Tomorrow, October 16, will mark 59 years since Fidel Castro was tried for Cause Number 37 related to the assault on the Moncada Barracks in Santiago de Cuba. Some of his biographers say that at the trial he delivered his plea of self-defense known as “History Will Absolve Me,” others say that what he said was much shorter and less substantive and that it was later, in the serenity of the fecund prison that he wrote what his memory dictated. In the backyard of my house in Camaguey there should still be a copy of that first edition in a glass jar that my father — for fear of a search — buried in a site we could never find.
In that text, where his political platform is foreshadowed, we can appreciate the thought of a man of the center-left who mentions the theme of exploitation of the workers but does not announce the dictatorship of the proletariat, who denounces the excesses of the United Fruit Company but does not condemn imperialism by its name. Already in the decade of the 60s, conforming to the triumphalist spirit of the official media, the fulfillment of the Moncada program was proclaimed. Those days the author of the submission confessed that he was already, at the time, a Marxist-Leninist.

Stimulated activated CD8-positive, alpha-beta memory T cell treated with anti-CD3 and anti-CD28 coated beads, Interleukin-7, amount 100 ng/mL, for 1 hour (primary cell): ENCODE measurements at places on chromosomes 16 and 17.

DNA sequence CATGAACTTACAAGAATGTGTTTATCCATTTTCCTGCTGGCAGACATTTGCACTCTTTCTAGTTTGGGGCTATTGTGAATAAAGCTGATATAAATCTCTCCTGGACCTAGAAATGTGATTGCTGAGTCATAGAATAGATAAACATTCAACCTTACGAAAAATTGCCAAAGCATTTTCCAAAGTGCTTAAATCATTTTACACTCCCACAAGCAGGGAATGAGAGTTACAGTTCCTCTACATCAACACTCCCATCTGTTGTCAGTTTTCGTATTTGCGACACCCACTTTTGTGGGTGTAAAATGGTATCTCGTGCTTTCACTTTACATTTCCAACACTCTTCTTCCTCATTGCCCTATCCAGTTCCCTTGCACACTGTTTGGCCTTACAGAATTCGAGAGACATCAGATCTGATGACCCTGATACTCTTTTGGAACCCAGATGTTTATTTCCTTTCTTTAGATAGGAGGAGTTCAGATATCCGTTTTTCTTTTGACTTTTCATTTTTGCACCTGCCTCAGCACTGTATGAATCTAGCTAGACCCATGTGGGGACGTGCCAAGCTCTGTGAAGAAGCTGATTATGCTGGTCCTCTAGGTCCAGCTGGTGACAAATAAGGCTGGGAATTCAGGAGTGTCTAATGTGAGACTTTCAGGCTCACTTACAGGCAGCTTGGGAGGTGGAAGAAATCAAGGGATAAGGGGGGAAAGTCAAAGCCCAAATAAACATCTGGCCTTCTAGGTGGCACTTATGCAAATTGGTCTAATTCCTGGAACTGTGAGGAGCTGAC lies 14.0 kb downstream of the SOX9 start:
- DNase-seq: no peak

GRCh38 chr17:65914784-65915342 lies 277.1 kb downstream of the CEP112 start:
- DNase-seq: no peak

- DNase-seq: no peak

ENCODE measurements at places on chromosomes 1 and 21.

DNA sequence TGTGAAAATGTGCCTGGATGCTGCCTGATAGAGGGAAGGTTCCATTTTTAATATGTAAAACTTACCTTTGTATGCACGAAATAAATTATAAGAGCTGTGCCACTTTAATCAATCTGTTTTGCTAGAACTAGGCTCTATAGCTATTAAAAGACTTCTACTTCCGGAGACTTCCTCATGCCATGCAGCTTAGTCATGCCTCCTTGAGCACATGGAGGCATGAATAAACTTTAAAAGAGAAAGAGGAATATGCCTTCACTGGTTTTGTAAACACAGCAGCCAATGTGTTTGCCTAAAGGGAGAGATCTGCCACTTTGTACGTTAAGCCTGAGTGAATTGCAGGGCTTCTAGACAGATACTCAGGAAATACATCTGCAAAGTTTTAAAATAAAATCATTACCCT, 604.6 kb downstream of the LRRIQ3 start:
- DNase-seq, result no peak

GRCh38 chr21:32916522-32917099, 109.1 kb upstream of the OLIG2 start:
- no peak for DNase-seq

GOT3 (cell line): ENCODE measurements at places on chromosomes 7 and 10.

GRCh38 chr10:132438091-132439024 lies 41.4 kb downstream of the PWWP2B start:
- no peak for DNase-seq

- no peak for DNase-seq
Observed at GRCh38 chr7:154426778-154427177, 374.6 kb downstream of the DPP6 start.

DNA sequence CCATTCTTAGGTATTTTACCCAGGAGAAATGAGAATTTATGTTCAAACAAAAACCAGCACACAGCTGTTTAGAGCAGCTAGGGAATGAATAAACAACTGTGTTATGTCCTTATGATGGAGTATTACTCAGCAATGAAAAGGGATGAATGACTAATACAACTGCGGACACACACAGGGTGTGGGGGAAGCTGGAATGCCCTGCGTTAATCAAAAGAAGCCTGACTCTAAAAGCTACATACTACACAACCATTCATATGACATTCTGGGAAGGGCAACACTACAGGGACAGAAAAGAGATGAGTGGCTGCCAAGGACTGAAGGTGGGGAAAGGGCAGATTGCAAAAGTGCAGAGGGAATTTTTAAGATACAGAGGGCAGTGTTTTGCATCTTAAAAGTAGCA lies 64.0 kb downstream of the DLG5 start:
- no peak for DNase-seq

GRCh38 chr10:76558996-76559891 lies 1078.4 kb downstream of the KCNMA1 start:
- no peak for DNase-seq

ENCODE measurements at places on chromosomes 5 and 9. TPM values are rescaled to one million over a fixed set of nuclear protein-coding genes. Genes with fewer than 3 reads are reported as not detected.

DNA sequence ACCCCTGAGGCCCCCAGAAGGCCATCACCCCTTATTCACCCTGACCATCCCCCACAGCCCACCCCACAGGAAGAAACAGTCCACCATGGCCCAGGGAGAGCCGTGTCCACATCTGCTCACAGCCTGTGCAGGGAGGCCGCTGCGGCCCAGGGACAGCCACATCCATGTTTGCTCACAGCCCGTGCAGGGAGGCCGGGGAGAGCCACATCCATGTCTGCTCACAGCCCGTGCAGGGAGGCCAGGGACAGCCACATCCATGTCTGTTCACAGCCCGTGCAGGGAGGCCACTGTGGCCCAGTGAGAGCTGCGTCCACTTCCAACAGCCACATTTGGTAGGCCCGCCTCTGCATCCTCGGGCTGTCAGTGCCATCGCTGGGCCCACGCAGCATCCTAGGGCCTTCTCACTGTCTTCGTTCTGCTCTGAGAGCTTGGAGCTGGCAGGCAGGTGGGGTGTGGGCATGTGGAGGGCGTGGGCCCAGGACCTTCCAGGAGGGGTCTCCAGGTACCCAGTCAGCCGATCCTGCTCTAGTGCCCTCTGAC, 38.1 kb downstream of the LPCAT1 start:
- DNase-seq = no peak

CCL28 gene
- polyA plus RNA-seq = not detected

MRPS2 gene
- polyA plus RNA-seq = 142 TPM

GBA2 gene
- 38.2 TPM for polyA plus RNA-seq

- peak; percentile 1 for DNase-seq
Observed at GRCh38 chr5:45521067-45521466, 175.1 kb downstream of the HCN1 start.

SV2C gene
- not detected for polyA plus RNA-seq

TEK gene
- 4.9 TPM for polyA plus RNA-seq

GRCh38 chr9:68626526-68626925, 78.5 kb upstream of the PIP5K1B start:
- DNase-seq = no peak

We were far from imagining that that anti-tyrannical young man would get his hands on, for a half century, absolute power over the fates of Cubans. No one should be judged twice for the same act, neither by the courts nor by history. On that occasion Fidel Castro was sentenced to 15 years in prison, of which he only served less than 20 months, because the bloody and ruthless dictatorship of Fulgencio Batista, hearing the popular outcry, decreed an amnesty for political prisoners. It was an amnesty, not parole.
The history subsequently written not only absolved but congratulated the authors of the assault. I am speaking of the history books that my son studies in school and all the history books that have been allowed to be published in Cuba. With regards to what happened (let the reader choose the facts) no court had ever ruled.
Tomorrow will be another day.
15 October 2012